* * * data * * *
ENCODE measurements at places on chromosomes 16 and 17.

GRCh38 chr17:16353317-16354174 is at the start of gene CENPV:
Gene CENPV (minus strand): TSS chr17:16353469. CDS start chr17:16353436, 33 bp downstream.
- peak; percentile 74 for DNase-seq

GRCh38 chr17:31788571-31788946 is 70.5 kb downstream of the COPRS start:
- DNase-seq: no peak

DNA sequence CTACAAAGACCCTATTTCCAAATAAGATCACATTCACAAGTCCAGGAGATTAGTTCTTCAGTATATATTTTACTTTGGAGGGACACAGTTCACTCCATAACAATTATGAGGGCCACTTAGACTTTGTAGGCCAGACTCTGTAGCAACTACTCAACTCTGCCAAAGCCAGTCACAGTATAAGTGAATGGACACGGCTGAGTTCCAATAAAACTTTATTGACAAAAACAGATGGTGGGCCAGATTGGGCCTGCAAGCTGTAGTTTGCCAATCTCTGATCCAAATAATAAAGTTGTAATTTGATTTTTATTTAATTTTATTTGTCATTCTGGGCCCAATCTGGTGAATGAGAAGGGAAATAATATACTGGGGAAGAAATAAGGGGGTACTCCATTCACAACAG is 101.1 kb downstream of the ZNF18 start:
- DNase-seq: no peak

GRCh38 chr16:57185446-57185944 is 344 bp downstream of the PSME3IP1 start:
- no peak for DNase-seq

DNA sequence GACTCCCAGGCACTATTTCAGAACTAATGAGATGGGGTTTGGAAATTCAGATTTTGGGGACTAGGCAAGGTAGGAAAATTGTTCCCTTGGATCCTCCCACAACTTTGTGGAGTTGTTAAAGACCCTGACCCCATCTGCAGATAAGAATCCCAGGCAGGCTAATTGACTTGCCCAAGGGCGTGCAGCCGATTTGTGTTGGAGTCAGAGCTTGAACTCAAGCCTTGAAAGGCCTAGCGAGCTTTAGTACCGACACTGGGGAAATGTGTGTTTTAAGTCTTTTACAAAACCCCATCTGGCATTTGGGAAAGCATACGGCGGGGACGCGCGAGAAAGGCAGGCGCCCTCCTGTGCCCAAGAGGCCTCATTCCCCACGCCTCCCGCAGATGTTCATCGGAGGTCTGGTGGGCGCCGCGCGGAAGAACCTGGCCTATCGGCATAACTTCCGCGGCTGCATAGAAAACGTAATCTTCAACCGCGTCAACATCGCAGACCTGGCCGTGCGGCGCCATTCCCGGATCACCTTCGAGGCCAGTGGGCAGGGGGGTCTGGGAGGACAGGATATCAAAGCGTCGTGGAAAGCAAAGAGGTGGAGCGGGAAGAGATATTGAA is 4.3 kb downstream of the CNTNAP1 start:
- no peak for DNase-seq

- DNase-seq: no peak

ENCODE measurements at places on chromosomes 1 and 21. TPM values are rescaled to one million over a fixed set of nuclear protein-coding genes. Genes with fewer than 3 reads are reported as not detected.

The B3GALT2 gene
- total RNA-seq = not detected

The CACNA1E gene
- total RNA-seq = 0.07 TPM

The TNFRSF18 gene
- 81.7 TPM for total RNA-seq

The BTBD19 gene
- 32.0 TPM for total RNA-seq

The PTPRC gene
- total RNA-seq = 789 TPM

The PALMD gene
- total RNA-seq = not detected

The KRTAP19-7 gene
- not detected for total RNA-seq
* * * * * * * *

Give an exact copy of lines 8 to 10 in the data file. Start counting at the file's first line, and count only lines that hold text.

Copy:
- DNase-seq: no peak

GRCh38 chr16:57185446-57185944 is 344 bp downstream of the PSME3IP1 start:
- no peak for DNase-seq